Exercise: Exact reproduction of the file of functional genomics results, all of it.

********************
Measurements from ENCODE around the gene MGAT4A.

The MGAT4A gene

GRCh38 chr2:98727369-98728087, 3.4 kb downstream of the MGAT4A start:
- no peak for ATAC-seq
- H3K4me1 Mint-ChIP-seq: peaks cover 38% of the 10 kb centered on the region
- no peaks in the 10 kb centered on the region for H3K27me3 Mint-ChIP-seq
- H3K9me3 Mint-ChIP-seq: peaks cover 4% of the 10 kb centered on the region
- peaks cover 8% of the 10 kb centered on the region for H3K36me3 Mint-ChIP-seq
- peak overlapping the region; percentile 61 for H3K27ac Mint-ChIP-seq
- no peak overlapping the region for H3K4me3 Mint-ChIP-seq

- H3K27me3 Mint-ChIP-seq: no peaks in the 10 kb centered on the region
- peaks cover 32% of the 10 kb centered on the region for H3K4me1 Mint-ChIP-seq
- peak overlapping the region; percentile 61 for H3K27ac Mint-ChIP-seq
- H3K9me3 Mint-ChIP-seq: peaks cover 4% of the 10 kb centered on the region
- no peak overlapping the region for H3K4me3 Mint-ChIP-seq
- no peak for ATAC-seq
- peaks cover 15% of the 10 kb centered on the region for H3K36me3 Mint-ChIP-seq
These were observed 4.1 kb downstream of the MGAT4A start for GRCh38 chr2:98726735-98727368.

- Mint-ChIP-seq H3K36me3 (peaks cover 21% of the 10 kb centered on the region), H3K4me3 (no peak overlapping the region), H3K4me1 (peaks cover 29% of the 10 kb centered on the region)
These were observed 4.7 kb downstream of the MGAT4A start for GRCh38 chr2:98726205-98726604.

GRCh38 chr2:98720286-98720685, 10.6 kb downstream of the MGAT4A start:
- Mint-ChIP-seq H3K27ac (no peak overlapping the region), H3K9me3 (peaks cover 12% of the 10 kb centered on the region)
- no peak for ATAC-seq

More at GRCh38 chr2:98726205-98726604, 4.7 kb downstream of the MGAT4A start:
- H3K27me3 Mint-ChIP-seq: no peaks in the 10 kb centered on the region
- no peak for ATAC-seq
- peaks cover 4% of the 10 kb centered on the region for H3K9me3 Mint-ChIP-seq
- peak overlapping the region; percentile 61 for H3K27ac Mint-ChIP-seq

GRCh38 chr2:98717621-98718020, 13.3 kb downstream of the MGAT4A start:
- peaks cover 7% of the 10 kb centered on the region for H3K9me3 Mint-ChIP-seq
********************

Measurements from ENCODE around the gene MGAT4A.

The MGAT4A gene

GRCh38 chr2:98727369-98728087, 3.4 kb downstream of the MGAT4A start:
- no peak for ATAC-seq
- H3K4me1 Mint-ChIP-seq: peaks cover 38% of the 10 kb centered on the region
- no peaks in the 10 kb centered on the region for H3K27me3 Mint-ChIP-seq
- H3K9me3 Mint-ChIP-seq: peaks cover 4% of the 10 kb centered on the region
- peaks cover 8% of the 10 kb centered on the region for H3K36me3 Mint-ChIP-seq
- peak overlapping the region; percentile 61 for H3K27ac Mint-ChIP-seq
- no peak overlapping the region for H3K4me3 Mint-ChIP-seq

- H3K27me3 Mint-ChIP-seq: no peaks in the 10 kb centered on the region
- peaks cover 32% of the 10 kb centered on the region for H3K4me1 Mint-ChIP-seq
- peak overlapping the region; percentile 61 for H3K27ac Mint-ChIP-seq
- H3K9me3 Mint-ChIP-seq: peaks cover 4% of the 10 kb centered on the region
- no peak overlapping the region for H3K4me3 Mint-ChIP-seq
- no peak for ATAC-seq
- peaks cover 15% of the 10 kb centered on the region for H3K36me3 Mint-ChIP-seq
These were observed 4.1 kb downstream of the MGAT4A start for GRCh38 chr2:98726735-98727368.

- Mint-ChIP-seq H3K36me3 (peaks cover 21% of the 10 kb centered on the region), H3K4me3 (no peak overlapping the region), H3K4me1 (peaks cover 29% of the 10 kb centered on the region)
These were observed 4.7 kb downstream of the MGAT4A start for GRCh38 chr2:98726205-98726604.

GRCh38 chr2:98720286-98720685, 10.6 kb downstream of the MGAT4A start:
- Mint-ChIP-seq H3K27ac (no peak overlapping the region), H3K9me3 (peaks cover 12% of the 10 kb centered on the region)
- no peak for ATAC-seq

More at GRCh38 chr2:98726205-98726604, 4.7 kb downstream of the MGAT4A start:
- H3K27me3 Mint-ChIP-seq: no peaks in the 10 kb centered on the region
- no peak for ATAC-seq
- peaks cover 4% of the 10 kb centered on the region for H3K9me3 Mint-ChIP-seq
- peak overlapping the region; percentile 61 for H3K27ac Mint-ChIP-seq

GRCh38 chr2:98717621-98718020, 13.3 kb downstream of the MGAT4A start:
- peaks cover 7% of the 10 kb centered on the region for H3K9me3 Mint-ChIP-seq